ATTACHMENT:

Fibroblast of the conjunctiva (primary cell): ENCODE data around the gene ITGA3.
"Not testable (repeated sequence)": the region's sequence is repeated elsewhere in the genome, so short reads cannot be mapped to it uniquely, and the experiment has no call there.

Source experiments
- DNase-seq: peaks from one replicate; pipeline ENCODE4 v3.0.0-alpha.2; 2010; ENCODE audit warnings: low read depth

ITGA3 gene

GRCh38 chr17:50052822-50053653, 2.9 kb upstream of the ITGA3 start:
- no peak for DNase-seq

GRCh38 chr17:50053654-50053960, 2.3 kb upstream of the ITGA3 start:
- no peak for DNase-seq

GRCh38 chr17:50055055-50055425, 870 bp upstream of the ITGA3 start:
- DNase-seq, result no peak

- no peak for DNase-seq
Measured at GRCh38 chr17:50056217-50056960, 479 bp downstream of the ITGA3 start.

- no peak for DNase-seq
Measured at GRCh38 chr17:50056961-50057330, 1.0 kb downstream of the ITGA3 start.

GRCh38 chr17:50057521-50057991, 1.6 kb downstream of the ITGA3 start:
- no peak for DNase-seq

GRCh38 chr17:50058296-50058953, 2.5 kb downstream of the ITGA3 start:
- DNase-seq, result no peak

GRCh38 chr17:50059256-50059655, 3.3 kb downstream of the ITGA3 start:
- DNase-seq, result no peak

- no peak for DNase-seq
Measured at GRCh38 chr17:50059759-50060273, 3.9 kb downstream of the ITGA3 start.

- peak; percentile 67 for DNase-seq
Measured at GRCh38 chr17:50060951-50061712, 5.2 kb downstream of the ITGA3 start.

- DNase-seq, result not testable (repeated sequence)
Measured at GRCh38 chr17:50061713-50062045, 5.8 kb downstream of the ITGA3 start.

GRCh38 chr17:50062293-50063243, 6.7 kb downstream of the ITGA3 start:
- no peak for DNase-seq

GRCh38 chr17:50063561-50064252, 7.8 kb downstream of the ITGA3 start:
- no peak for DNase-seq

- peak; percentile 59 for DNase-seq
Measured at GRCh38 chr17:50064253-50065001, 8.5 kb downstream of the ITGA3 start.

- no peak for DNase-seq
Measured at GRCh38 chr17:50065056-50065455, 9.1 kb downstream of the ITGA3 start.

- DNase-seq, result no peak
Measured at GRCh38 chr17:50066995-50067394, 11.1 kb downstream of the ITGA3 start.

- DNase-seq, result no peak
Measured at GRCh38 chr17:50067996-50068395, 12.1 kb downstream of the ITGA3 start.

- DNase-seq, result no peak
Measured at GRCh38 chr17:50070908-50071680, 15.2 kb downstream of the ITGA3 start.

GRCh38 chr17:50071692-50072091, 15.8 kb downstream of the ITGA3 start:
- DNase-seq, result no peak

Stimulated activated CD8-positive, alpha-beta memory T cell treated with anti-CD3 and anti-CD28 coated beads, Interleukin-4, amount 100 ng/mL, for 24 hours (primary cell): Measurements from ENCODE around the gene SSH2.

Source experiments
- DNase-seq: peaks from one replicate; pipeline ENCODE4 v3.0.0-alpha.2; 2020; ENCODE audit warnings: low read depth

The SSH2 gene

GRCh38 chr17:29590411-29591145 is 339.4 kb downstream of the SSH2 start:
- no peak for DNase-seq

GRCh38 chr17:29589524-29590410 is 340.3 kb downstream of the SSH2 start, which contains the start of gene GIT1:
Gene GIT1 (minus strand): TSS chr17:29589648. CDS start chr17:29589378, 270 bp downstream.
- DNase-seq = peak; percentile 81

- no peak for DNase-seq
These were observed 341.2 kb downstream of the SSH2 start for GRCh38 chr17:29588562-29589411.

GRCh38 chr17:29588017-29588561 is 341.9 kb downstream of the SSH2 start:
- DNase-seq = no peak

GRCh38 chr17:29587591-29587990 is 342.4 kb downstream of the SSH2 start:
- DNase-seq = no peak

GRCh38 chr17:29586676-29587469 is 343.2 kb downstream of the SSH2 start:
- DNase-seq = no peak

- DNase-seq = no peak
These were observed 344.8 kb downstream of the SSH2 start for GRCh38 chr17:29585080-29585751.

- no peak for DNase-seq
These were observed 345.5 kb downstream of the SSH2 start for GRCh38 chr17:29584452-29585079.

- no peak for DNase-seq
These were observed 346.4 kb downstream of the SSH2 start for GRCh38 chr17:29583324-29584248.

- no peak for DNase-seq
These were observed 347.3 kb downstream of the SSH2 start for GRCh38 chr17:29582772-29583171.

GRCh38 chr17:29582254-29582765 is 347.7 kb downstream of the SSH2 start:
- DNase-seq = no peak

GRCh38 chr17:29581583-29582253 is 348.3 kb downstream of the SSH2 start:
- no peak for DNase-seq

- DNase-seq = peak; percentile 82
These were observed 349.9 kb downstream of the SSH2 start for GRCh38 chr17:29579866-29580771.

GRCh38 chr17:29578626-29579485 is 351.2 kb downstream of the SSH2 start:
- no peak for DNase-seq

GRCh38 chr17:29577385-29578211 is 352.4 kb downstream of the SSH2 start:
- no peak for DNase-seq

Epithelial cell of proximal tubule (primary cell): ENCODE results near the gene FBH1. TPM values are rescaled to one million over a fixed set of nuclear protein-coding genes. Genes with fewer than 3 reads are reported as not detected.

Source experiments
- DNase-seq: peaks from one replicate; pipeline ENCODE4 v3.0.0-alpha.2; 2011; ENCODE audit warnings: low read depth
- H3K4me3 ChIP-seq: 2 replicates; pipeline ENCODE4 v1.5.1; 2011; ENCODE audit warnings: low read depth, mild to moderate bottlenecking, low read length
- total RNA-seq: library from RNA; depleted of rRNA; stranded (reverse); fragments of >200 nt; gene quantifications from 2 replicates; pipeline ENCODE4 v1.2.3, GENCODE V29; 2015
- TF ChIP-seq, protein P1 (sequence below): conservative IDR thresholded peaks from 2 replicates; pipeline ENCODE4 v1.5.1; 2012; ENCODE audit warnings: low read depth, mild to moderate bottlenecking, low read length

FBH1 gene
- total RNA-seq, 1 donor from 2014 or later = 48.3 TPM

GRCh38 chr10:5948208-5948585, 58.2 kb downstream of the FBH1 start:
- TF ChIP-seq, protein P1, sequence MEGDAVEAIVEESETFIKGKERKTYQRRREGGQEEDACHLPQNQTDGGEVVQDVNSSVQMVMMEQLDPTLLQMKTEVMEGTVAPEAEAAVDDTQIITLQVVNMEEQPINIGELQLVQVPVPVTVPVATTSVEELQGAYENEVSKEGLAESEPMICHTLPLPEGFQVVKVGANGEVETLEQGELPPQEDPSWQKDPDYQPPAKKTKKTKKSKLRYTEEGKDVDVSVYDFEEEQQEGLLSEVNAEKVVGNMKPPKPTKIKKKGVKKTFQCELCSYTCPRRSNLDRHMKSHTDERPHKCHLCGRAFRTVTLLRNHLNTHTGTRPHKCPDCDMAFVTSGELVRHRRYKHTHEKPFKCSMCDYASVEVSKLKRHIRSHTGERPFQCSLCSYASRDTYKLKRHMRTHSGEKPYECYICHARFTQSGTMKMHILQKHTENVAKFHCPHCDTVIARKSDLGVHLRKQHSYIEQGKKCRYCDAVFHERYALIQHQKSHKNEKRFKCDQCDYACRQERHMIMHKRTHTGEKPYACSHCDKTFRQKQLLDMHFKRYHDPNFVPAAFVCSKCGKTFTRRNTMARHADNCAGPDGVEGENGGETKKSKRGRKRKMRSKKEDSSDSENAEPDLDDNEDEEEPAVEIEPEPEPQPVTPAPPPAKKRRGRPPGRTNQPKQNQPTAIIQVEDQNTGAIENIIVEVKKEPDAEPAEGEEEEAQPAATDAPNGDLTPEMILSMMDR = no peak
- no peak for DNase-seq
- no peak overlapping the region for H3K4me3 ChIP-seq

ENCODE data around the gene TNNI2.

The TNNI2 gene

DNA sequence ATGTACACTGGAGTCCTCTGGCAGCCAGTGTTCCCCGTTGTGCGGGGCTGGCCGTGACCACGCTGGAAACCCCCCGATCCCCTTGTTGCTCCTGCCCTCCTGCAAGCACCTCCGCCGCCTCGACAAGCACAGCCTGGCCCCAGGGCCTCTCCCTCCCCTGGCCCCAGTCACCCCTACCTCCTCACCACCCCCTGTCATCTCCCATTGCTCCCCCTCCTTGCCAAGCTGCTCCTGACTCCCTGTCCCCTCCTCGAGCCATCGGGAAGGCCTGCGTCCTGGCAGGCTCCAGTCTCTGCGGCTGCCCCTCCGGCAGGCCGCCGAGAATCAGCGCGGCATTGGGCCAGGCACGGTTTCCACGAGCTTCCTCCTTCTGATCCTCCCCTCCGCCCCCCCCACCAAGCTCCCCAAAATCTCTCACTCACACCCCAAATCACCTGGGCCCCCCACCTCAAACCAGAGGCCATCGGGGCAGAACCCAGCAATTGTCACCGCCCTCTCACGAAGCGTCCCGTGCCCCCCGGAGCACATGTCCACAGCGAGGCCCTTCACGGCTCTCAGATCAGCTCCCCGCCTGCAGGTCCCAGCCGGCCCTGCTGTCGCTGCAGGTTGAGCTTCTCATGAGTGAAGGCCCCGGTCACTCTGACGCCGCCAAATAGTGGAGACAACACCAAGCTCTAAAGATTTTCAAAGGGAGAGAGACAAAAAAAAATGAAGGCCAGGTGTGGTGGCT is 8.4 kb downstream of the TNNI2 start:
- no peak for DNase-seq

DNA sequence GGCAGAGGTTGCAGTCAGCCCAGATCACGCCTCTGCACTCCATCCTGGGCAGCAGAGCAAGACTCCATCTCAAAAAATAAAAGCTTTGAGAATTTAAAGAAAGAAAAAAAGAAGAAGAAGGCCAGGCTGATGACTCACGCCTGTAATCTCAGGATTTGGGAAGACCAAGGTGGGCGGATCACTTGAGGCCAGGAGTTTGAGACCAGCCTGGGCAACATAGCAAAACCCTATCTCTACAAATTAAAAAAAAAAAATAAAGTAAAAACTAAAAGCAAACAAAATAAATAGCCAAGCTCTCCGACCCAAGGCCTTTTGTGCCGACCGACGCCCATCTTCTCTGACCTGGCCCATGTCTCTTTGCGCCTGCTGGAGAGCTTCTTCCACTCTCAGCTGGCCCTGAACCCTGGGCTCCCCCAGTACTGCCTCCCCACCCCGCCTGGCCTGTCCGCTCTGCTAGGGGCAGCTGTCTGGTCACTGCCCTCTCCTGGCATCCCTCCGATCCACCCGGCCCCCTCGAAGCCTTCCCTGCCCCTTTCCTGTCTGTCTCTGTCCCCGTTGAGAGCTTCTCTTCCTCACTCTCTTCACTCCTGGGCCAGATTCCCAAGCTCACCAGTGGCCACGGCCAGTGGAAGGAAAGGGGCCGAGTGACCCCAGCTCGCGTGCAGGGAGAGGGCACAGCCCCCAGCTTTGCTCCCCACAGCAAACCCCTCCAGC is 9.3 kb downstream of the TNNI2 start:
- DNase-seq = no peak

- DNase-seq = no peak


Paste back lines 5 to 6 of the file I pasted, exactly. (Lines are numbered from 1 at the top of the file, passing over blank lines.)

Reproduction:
ITGA3 gene

GRCh38 chr17:50052822-50053653, 2.9 kb upstream of the ITGA3 start: